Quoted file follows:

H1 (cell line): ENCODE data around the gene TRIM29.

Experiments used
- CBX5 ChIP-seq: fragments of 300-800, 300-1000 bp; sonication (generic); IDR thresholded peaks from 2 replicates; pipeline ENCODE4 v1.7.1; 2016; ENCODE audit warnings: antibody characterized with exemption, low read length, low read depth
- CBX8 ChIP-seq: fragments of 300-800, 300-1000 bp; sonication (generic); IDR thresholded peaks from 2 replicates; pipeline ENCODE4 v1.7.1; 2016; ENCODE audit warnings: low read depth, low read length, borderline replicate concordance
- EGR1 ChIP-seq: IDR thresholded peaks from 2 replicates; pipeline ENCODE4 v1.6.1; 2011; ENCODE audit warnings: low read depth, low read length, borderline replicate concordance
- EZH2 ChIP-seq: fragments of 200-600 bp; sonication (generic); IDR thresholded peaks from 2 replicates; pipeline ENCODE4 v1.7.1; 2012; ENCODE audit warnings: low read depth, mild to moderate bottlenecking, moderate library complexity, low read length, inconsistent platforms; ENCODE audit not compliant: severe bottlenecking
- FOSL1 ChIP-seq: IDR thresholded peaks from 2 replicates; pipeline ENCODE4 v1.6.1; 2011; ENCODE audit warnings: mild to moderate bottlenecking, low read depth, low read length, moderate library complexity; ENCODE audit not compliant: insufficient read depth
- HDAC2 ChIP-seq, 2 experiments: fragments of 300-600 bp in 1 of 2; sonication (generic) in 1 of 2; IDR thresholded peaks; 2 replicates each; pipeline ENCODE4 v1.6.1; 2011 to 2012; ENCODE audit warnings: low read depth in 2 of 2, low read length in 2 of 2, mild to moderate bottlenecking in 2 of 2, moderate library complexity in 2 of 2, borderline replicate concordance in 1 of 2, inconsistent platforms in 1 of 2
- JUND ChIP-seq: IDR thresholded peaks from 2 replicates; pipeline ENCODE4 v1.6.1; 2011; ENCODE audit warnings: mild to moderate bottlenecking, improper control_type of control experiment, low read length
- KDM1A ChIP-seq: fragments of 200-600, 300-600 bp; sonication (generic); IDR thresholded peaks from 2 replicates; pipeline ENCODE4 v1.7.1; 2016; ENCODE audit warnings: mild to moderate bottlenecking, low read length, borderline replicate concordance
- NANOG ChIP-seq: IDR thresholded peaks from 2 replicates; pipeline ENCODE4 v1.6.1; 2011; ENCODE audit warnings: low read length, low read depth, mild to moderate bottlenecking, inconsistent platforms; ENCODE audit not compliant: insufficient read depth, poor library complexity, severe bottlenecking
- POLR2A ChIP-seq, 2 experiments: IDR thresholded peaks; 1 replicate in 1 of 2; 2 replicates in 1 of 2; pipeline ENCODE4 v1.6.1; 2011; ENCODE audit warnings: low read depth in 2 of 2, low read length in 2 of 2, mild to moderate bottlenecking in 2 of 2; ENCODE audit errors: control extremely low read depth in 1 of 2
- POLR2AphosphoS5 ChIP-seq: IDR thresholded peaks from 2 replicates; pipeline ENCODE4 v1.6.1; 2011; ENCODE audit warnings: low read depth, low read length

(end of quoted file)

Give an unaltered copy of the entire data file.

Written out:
H1 (cell line): ENCODE data around the gene TRIM29.

Experiments used
- CBX5 ChIP-seq: fragments of 300-800, 300-1000 bp; sonication (generic); IDR thresholded peaks from 2 replicates; pipeline ENCODE4 v1.7.1; 2016; ENCODE audit warnings: antibody characterized with exemption, low read length, low read depth
- CBX8 ChIP-seq: fragments of 300-800, 300-1000 bp; sonication (generic); IDR thresholded peaks from 2 replicates; pipeline ENCODE4 v1.7.1; 2016; ENCODE audit warnings: low read depth, low read length, borderline replicate concordance
- EGR1 ChIP-seq: IDR thresholded peaks from 2 replicates; pipeline ENCODE4 v1.6.1; 2011; ENCODE audit warnings: low read depth, low read length, borderline replicate concordance
- EZH2 ChIP-seq: fragments of 200-600 bp; sonication (generic); IDR thresholded peaks from 2 replicates; pipeline ENCODE4 v1.7.1; 2012; ENCODE audit warnings: low read depth, mild to moderate bottlenecking, moderate library complexity, low read length, inconsistent platforms; ENCODE audit not compliant: severe bottlenecking
- FOSL1 ChIP-seq: IDR thresholded peaks from 2 replicates; pipeline ENCODE4 v1.6.1; 2011; ENCODE audit warnings: mild to moderate bottlenecking, low read depth, low read length, moderate library complexity; ENCODE audit not compliant: insufficient read depth
- HDAC2 ChIP-seq, 2 experiments: fragments of 300-600 bp in 1 of 2; sonication (generic) in 1 of 2; IDR thresholded peaks; 2 replicates each; pipeline ENCODE4 v1.6.1; 2011 to 2012; ENCODE audit warnings: low read depth in 2 of 2, low read length in 2 of 2, mild to moderate bottlenecking in 2 of 2, moderate library complexity in 2 of 2, borderline replicate concordance in 1 of 2, inconsistent platforms in 1 of 2
- JUND ChIP-seq: IDR thresholded peaks from 2 replicates; pipeline ENCODE4 v1.6.1; 2011; ENCODE audit warnings: mild to moderate bottlenecking, improper control_type of control experiment, low read length
- KDM1A ChIP-seq: fragments of 200-600, 300-600 bp; sonication (generic); IDR thresholded peaks from 2 replicates; pipeline ENCODE4 v1.7.1; 2016; ENCODE audit warnings: mild to moderate bottlenecking, low read length, borderline replicate concordance
- NANOG ChIP-seq: IDR thresholded peaks from 2 replicates; pipeline ENCODE4 v1.6.1; 2011; ENCODE audit warnings: low read length, low read depth, mild to moderate bottlenecking, inconsistent platforms; ENCODE audit not compliant: insufficient read depth, poor library complexity, severe bottlenecking
- POLR2A ChIP-seq, 2 experiments: IDR thresholded peaks; 1 replicate in 1 of 2; 2 replicates in 1 of 2; pipeline ENCODE4 v1.6.1; 2011; ENCODE audit warnings: low read depth in 2 of 2, low read length in 2 of 2, mild to moderate bottlenecking in 2 of 2; ENCODE audit errors: control extremely low read depth in 1 of 2
- POLR2AphosphoS5 ChIP-seq: IDR thresholded peaks from 2 replicates; pipeline ENCODE4 v1.6.1; 2011; ENCODE audit warnings: low read depth, low read length